The Child Support Agency (CSA) set up under the Child Support Act of 1991 ensures that parents who live apart meet their financial responsibilities to their children. It is part of the Department for Work and Pensions.
The Child Support Agency calculates the amount that ‘non-resident’ parents (the parents who do not have active care of the children) should pay towards the maintenance of their children. It also collects the maintenance payments and passes them on to the parents who have care for the children. If, in case, parents share care, the parent who has the children for the shorter period is counted as the non-resident parent.
The Child Support Agency has investigative powers to trace and contact a non-resident parent, as well as power to obtain detailed information about the parent’s income and capital.
When parents do not pay, the Child Support Agency can have payments deducted from their wages. Where parents receive social security benefits, it works with other branches of government to ensure correct payments and to protect against fraud. The Child Support Agency can also resolve paternity disputes if a man believes that he is not a child’s father.
Payments are based on a percentage of the non-resident parent’s net income. It is fifteen per cent of net income for one child, twenty per cent for two children, and twenty-five per cent for three children or more.
For non-resident parents with net incomes of less than £100 a week, or those receiving benefits such as income support and jobseeker’s Allowance, child maintenance is set at a flat rate of £5 a week.
Cases dealt with by the Child Support Agency before the simple percentage calculation was introduced in March 2003 will be transferred to the new system only when the government is confident that it is working well.
You are worried because your partner has left you and your children. He has also left you with no money to support the children.
Please rest assured, you former partner has a duty to provide financial support to his children. There are a number of things you can do:
If you are married, but do not want a divorce, you may apply to the court for financial provision for both you and your children.
If you want to divorce, you may apply as part of the divorce proceedings for financial provision for both yourself and the children. This will probably consist of a combination of lump sum and regular payments. You can also apply for a share of any pension.
If you are unmarried, your former partner has no duty to maintain you. But because he is the father of your children, he can be required under the Children Act 1989 to provide for the children through regular payments, a lump sum or property. In this case, the Child Support Agency can decide how much your partner should provide. The Child Support Agency will also collect the regular payments from your former partner and pass them on to you.
You are in the process of seeking a divorce and a friend has warned you that you will have to pay maintenance for your wife’s children by a previous marriage as well as your own children.
He is possibly right, if the court decides that your stepchildren have been treated as part of the family. When you divorce, child maintenance will be dealt with by the Child Support Agency. If the children of your marriage are still in full-time education (excluding university education) and are unmarried, the Child Support Agency can oblige you to pay maintenance.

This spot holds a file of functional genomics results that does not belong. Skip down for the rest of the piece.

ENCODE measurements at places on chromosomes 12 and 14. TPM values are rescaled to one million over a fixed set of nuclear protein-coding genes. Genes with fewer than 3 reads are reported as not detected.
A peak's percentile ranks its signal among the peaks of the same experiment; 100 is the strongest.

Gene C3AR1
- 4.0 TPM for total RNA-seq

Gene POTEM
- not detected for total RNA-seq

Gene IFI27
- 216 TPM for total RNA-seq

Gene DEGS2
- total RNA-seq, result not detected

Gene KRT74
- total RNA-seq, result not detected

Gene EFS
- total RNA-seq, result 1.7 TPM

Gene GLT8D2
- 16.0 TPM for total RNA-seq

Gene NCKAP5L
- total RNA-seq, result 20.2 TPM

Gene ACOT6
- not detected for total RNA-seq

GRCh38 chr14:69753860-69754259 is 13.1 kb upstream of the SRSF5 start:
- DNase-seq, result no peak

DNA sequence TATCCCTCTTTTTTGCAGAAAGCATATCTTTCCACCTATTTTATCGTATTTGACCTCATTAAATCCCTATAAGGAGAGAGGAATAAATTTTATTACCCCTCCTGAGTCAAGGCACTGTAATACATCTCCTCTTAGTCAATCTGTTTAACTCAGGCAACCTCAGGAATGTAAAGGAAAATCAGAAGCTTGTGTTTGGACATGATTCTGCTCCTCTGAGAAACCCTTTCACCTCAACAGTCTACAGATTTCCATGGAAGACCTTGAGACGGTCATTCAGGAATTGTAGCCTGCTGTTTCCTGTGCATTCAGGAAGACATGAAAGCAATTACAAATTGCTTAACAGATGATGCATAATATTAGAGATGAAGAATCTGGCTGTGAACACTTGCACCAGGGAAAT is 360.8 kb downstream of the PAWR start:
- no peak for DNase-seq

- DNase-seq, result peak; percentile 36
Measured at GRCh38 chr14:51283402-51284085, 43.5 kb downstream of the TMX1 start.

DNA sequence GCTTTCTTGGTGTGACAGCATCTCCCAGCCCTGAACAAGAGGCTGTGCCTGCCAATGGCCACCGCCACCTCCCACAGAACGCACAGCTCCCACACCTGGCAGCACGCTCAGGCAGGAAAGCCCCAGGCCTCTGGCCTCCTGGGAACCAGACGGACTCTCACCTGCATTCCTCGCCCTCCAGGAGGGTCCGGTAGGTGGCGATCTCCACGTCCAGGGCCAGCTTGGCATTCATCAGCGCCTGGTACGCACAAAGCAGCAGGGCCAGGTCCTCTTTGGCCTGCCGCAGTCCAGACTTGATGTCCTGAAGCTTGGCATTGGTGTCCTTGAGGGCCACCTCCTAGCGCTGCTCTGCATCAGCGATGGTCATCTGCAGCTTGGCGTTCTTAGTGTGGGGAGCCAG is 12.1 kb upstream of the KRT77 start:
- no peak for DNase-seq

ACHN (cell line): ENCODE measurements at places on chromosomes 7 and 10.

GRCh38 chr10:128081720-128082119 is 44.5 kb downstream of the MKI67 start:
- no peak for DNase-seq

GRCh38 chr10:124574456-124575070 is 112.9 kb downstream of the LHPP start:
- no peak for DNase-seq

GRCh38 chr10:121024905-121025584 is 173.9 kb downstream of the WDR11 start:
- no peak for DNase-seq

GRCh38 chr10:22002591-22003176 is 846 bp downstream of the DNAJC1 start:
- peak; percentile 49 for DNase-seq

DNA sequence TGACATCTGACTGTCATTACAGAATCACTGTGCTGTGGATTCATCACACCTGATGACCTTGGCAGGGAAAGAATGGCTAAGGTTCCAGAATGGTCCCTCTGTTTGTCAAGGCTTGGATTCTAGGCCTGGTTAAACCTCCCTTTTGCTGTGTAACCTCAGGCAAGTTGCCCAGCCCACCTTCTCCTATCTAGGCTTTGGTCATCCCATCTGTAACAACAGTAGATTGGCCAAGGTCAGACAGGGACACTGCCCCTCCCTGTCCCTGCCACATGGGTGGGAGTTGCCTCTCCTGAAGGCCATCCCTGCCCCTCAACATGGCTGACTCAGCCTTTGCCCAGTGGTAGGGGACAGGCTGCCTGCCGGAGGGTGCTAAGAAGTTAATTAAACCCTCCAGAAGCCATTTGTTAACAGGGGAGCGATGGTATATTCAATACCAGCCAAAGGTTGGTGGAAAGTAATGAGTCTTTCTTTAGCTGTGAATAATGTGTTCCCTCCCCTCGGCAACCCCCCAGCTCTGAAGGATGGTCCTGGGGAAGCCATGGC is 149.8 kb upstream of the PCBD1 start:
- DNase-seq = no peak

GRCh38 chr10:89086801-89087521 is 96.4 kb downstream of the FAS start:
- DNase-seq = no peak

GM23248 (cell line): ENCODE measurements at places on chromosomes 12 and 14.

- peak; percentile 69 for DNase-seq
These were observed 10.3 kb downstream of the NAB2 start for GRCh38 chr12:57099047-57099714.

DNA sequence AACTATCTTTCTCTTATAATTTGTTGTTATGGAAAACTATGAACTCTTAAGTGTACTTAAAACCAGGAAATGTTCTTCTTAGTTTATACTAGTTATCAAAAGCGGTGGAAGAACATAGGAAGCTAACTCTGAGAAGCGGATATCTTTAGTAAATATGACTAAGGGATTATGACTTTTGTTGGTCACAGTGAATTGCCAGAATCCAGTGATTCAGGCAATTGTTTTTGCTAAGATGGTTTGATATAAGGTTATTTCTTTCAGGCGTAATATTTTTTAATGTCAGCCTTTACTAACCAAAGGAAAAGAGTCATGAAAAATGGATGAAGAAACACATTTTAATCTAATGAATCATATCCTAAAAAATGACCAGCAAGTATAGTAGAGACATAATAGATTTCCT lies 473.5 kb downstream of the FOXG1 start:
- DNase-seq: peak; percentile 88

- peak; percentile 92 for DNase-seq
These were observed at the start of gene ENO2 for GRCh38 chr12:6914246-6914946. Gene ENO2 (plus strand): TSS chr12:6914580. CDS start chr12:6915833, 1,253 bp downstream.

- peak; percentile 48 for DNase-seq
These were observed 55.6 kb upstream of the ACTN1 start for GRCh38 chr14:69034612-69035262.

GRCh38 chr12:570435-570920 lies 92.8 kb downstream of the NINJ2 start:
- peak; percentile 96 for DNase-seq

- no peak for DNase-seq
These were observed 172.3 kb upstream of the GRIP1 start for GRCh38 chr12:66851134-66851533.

In the case of stepchildren, the divorce court can order you to pay maintenance for them if it judges that you have treated then as ‘children of the family’ and cared for them as if they were your own. On the other hand, if their natural father is still alive, they may be entitled to maintenance from him. This will be obtained by the Child Support Agency.
If you can reach an agreement with your wife, the court may make a child maintenance order ‘by consent’ (agreed between you). But be warned that she can choose to opt out of the order after twelve months, provided she gives you notice, and ask the Child Support Agency to make an assessment for maintenance.
You are worried because your ex-partner wants to reduce the amount of child support maintenance he says.
He cannot do this, unless he applies first to the Child Support Agency. If he simply fails to pay the maintenance, the Child Support Agency will take steps to enforce the payments by having the money deducted from his earnings.
If your ex-partner applies to reduce the maintenance assessment, the Child Support Agency will take various factors into account, such as:
The number of children
Whether the children stay with him for more than 52 nights a year – if they stay with him on regular basis for more than 52 nights a year, maintenance is likely to be reduced
The cost of keeping contact with the children, such as transport to visit them
His net income
Whether he makes mortgage, insurance and loan payments on the home where you and the children live, and which he used to share with you
The boarding element of any school fees he pays for the children
The number of other children (referred to as ‘relevant other children’), if any, that like with him
If the maintenance is reduced, the Child Support Agency will inform you of the new amount. If you think it is too little, act quickly. You have one month to appeal by writing to the Child Support Agency office that handled your case. If the Child Support Agency cannot resolve the dispute, it will hand it over to a central appeals unit for a final decision.
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